Adult outpatient therapy A 2014 Cochrane review covering 11 randomized controlled trials (RCTs) of 3352 participants older than 12 years with a diagnosis of CAP reported that, for outpatients, there was no advantage of one antibiotic over another for efficacy when the comparison was either between fluoroquinolones and macrolides or between different macrolides (1). However, there were substantially fewer adverse events with clarithromycin than with erythromycin (odds ratio (OR) 0.3; 95% confidence interval (CI) 0.2–0.46). The application therefore did not propose erythromycin for inclusion on the EML for this indication. Among 423 patients, substantially more experienced adverse events with azithromycin (42/211) than with levofloxacin (26/212) (OR 1.78; 95% CI 1.04 to 3.03) (1). Although adverse events such as nausea and vomiting are not in themselves life-threatening, they can have an important impact on adherence. There was no comparison of clarithromycin with levofloxacin. Given these adverse effects, and the fact that the U.S. Food & Drug Administration (FDA) has warned about fatal cardiovascular events (2), the application did not propose azithromycin for inclusion on the EML for this indication. A review of 16 RCTs (4989 patients), which mostly assessed outpatients with mild to moderate CAP, found no difference in mortality between those treated with macrolides and those given fluoroquinolones (risk ratio (RR) 1.03: 95% CI 0.63–1.68), although gastrointestinal adverse events were more common with macrolides (3). The wide confidence intervals do not exclude a clinically important effect, however, and the findings therefore do not help in differentiating between these antibiotic classes. Adult inpatient therapy The severity of illness and concerns about complications mean that the approach to hospitalized patients differs from that to outpatients. Coverage for atypical pathogens has been a source of controversy. A 2012 Cochrane review (28 RCTs; 5939 participants) of empirical therapy for CAP in hospitalized adults showed that atypical coverage offered no additional benefit compared with typical coverage in reducing deaths (4): there was no difference between groups for mortality (RR 1.14; 95% CI 0.84–1.55). However, only one study compared a beta-lactam with a beta-lactam plus a macrolide. The width of the confidence intervals exceeds that specified by the applicants for similarity (i.e. within 5%) and these results therefore do not contribute to antibiotic selection. Although there was no difference in overall adverse events between the groups, gastrointestinal events were less common in the atypical group (RR 0.70; 95% CI 0.53–0.92). A 2015 review (16 RCTs; 4809 participants) reported no difference in mortality between fluoroquinolones and beta-lactam/macrolide combinations (RR 0.99; 95% CI 0.70–1.40), but wide confidence intervals limited inferences (5). However, a reduction in clinical failure with fluoroquinolones was reported (RR 0.72; 95% CI 0.57–0.91). Overall, while these findings may be useful in helping clinicians to select antibiotics, the large number of antibiotics being compared was not considered by the applicants to be helpful for informing selection of antibiotics for the EML. The lack of additional benefit of atypical antimicrobials in patients with CAP with mild to moderate illness was also demonstrated in a recent non-inferiority cluster RCT (6). The trial randomized patients to beta-lactams, a combination of beta-lactams and atypical antibiotics, or to fluoroquinolones. The 90-day mortality was 9.0%, 11.1% and 8.8%, respectively. Compared to the beta-lactam strategy, the risk differences (RD) for 90-day mortality were 1.9% (90% CI −0.6 to 4.4) with the beta-lactam/macrolide strategy and –0.6% (90% CI −2.8 to 1.9) with the fluoroquinolone strategy. The results indicated non-inferiority of the beta-lactam strategy. These data are of particular relevance, because it does not appear that adding atypical antibiotics to beta-lactam antibiotics makes a clinically important difference, at least for patients presenting with mild to moderate CAP. Whether atypical coverage is required for CAP has been an important concern; another question is whether there is a difference between fluoroquinolones and macrolides. A review of five RCTs for inpatients addressed this question and reported no difference between fluoroquinolones and macrolides for mortality (RR 1.13; 95% CI 0. 65–1.98) (7). The confidence intervals are relatively wide and the results do not allow either protection or harm from fluoroquinolones compared with macrolides to be inferred. Children A 2013 Cochrane review of antibiotics within an outpatient or hospital setting (29 RCTs; 14 188 children) showed that cure rates with amoxicillin were similar to those with sulfamethoxazole + trimethoprim (SMX–TMP) (odds ratio (OR) 1.03; 95% CI 0.56–1.89) (8). In this review, “cure” referred to an absence of symptoms at the end of treatment, “failure” was the presence of a sign at the end of treatment, and “relapse” was defined as recurrence of disease in follow-up of a patient after cure. Given the wide confidence intervals (i.e. >10%), these data were not considered by the applicants to inform the proposal of antibiotics for the EML. Amoxicillin resulted in better cure rates than amoxicillin + clavulanic acid (RR 10.44; 95% CI 0.29–38.2), suggesting that amoxicillin alone may be preferred. Failure rate at 21 days was greater for chloramphenicol compared with ampicillin and gentamicin (OR 1.43; 95% CI 1.03–1.98). The applicants considered that this important evidence supported non-inclusion of chloramphenicol on the EML and inclusion of ampicillin and gentamicin. Cure rate was significantly greater for amoxicillin compared with cefpodoxime (OR 0.20; 95% CI 0.08–0.53), which argues for the inclusion of amoxicillin and against the inclusion of oral third-generation cephalosporins on the EML. Another systematic review examined antibiotic therapy for pneumonia in children in low- and middle-income countries. The pooled estimate of two studies involving children with very severe pneumonia showed no significant decrease in death rates between ampicillin and gentamicin compared with chloramphenicol (RR 0.71; 95% CI 0.51–1.00) (9). The failure rate, however, was lower with ampicillin and gentamicin compared with chloramphenicol (RR 0.79; 95% CI 0. 66–0.94). On this basis, and because of its potential toxicity, chloramphenicol was not proposed by the applicants for inclusion on the EML. When SMX–TMP was compared with amoxicillin, failure rates were higher for SMX–TMP (RR 1.79; 95% CI 1.13–2.84). For non-severe pneumonia, there was no difference between SMX–TMP and amoxicillin for cure rate in two RCTs (3468 children; RR 0.99; 95% CI 0.96–1.01) (10). That amoxicillin is better tolerated, with fewer side-effects, than SMX–TMP argues in favour of including amoxicillin alone on the list. Overall, these data point to beta-lactam regimens as being a key part of therapy for CAP in children, which is similar to what existing evidence suggests for adults. As noted, the systematic reviews that were identified provided limited information on superiority. Most of the RCTs included in the reviews were non-inferiority studies but frequently did not meet the criteria for non-inferiority determined by the applicants. The RCTs did not show mortality benefit of adding a fluoroquinolone or macrolide to a beta-lactam compared with beta-lactam monotherapy. In children, amoxicillin appeared to be either equivalent to, or have better cure rates than, SMX–TMP. The greater tolerability of amoxicillin means it is preferred. Better cure rates were achieved with amoxicillin than with cefpodoxime, and there were fewer clinical failures with ampicillin and gentamicin than with chloramphenicol, making these antibiotics the preferred choices.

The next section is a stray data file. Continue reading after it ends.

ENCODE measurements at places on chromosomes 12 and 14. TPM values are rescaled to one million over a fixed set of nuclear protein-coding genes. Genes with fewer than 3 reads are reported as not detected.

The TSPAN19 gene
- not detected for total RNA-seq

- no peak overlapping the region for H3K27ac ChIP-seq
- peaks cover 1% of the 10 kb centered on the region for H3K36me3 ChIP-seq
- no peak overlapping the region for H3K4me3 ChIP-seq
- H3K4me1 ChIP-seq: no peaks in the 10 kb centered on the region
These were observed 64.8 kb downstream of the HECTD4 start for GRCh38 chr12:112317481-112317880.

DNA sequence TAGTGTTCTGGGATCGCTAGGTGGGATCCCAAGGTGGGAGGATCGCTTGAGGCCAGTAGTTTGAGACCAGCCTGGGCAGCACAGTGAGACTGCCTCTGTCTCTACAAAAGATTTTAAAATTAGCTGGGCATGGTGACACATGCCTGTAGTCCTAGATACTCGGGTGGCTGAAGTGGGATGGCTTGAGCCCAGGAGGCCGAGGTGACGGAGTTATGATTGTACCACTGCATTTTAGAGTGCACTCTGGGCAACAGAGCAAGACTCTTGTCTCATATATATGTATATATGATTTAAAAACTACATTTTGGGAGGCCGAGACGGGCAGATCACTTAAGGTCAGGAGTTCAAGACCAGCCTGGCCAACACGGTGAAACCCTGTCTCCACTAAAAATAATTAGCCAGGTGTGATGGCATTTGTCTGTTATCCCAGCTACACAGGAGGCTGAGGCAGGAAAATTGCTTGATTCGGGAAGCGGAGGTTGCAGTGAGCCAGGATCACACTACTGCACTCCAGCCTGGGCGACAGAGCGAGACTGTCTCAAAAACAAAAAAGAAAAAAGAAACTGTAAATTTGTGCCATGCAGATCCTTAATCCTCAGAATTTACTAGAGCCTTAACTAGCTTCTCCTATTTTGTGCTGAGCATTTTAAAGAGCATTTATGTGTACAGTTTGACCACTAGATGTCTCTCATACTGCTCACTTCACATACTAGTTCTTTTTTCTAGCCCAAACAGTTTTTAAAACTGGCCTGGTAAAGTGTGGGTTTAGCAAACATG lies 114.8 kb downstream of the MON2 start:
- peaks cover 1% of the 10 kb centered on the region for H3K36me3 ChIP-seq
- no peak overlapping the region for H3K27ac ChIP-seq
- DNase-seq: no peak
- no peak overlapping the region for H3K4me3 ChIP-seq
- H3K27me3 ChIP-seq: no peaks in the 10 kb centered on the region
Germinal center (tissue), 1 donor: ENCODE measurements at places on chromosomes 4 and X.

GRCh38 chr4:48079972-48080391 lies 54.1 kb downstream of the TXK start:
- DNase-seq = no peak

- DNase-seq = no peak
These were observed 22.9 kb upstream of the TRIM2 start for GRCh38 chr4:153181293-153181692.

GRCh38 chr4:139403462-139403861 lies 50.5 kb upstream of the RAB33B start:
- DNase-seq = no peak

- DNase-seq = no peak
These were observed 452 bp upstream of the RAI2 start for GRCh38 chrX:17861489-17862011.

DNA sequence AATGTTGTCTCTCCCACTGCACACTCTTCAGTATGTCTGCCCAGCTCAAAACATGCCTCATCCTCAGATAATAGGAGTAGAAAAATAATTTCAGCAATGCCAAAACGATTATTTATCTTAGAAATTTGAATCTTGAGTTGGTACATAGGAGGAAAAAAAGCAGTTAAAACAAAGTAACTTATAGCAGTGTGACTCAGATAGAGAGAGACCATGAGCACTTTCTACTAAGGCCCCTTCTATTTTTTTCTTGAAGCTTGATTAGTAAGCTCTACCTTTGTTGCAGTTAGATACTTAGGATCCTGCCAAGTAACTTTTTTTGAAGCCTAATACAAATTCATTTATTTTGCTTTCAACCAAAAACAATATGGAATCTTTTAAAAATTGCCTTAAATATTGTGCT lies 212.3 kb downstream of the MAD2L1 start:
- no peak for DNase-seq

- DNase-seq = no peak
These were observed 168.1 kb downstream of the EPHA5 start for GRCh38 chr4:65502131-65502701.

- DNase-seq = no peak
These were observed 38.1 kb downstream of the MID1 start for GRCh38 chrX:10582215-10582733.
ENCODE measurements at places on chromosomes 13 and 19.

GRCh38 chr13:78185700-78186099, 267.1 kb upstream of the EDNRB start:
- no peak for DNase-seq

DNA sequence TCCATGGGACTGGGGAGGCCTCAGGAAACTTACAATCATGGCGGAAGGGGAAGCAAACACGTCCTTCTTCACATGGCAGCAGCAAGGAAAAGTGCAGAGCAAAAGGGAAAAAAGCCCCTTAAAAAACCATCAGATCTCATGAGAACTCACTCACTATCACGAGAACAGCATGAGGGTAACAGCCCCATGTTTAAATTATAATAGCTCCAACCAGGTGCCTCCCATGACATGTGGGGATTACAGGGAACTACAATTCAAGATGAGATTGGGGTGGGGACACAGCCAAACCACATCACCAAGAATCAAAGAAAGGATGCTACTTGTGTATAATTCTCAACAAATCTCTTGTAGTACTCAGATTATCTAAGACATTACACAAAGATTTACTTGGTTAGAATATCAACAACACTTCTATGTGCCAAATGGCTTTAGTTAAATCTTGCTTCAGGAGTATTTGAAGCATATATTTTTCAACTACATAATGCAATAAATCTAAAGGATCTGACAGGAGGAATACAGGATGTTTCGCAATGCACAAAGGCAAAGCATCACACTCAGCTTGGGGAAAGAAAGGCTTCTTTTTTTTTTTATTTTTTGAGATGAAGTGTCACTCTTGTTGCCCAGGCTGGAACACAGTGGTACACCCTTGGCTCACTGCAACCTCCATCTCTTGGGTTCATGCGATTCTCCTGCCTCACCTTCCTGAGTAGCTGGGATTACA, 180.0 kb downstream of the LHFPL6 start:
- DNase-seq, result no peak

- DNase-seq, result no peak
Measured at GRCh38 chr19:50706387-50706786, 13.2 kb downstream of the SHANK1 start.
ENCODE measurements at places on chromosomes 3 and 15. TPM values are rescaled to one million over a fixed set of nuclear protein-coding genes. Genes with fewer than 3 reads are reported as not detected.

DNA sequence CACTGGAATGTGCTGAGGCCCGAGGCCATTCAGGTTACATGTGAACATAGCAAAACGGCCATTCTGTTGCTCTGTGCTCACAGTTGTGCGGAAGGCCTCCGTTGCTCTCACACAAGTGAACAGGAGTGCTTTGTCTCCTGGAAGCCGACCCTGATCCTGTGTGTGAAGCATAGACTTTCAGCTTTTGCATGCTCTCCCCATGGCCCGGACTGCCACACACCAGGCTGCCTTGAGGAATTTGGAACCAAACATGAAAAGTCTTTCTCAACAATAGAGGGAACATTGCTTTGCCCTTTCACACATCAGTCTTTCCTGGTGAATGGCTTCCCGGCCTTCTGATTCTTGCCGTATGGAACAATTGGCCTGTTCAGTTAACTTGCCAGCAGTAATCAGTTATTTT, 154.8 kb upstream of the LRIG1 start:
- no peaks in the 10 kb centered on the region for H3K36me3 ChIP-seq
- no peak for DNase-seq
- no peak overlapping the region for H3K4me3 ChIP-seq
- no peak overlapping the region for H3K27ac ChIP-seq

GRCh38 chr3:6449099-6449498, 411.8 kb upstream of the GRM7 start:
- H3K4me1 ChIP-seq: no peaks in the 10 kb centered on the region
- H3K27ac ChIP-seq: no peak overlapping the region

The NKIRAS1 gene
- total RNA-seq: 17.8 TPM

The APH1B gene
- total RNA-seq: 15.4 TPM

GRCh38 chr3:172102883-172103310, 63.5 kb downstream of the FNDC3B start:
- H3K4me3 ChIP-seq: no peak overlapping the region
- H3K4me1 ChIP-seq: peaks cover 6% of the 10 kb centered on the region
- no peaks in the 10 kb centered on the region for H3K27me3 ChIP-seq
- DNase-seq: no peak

Guidelines of the British Thoracic Society (BTS) (26) and the Infectious Diseases Society of America (IDSA) for adults were summarized in the application. Currently available IDSA guidelines (which are being updated) include use of macrolides (either alone or in combination), respiratory fluoroquinolones, beta-lactams (cefotaxime, ceftriaxone, or ampicillin + sulbactam); use of antipseudomonal antibiotics when needed (piperacillin + tazobactam) or carbapenems (imipenem or meropenem); or use of an aminoglycoside. BTS recommendations include a single antibiotic, a combination of amoxicillin and macrolide, beta-lactam/beta-lactamase-inhibitor combinations and a macrolide, depending on severity of illness. For children, IDSA guidelines include amoxicillin, macrolides for outpatients and ampicillin or penicillin G (benzylpenicillin), ceftriaxone or cefotaxime, or a combination of macrolide and a beta-lactam (11). Vancomycin is recommended if methicillin-resistant Staphylococcus aureus (MRSA) is being considered. The guidelines also recommend doxycycline as an alternative first-line to macrolides as well as ceftriaxone or ampicillin + sulbactam for patients in intensive care. The BTS guidelines recommend amoxicillin as first choice for oral antibiotic therapy in children and propose amoxicillin + clavulanic acid, cefaclor, erythromycin, azithromycin and clarithromycin as alternatives (12). They suggest that macrolide antibiotics may be added at any age if there is no response to first-line empirical therapy or if either Mycoplasma or Chlamydia pneumonia is suspected or in very severe disease. They recommend amoxicillin + clavulanic acid for pneumonia associated with influenza. The WHO Department of Maternal, Newborn, Child and Adolescent Health reviewed its existing guidelines for treatment of CAP in children. This undertaking was informed by a systematic review of the current evidence of efficacy, safety and feasibility of antibiotic treatment options. Following expert consultation, the following recommendations were made with regard to antibiotic treatment of pneumonia in children: • Fast breathing pneumonia: amoxicillin oral liquid or tablets, at least 40 mg/kg twice daily (80 mg/kg per day) x 5 days; in areas with low HIV prevalence, oral amoxicillin for 3 days. • Severe pneumonia: - first-line: IM/IV ampicillin 50 mg/kg or benzylpenicillin injection 50 000 units/kg, every 6 hours for at least 5 days and IM/IV gentamicin, 7.5 mg/kg once a day for at least 5 days; - second-line: IV ceftriaxone. For HIV-infected individuals, 10 days’ therapy is recommended.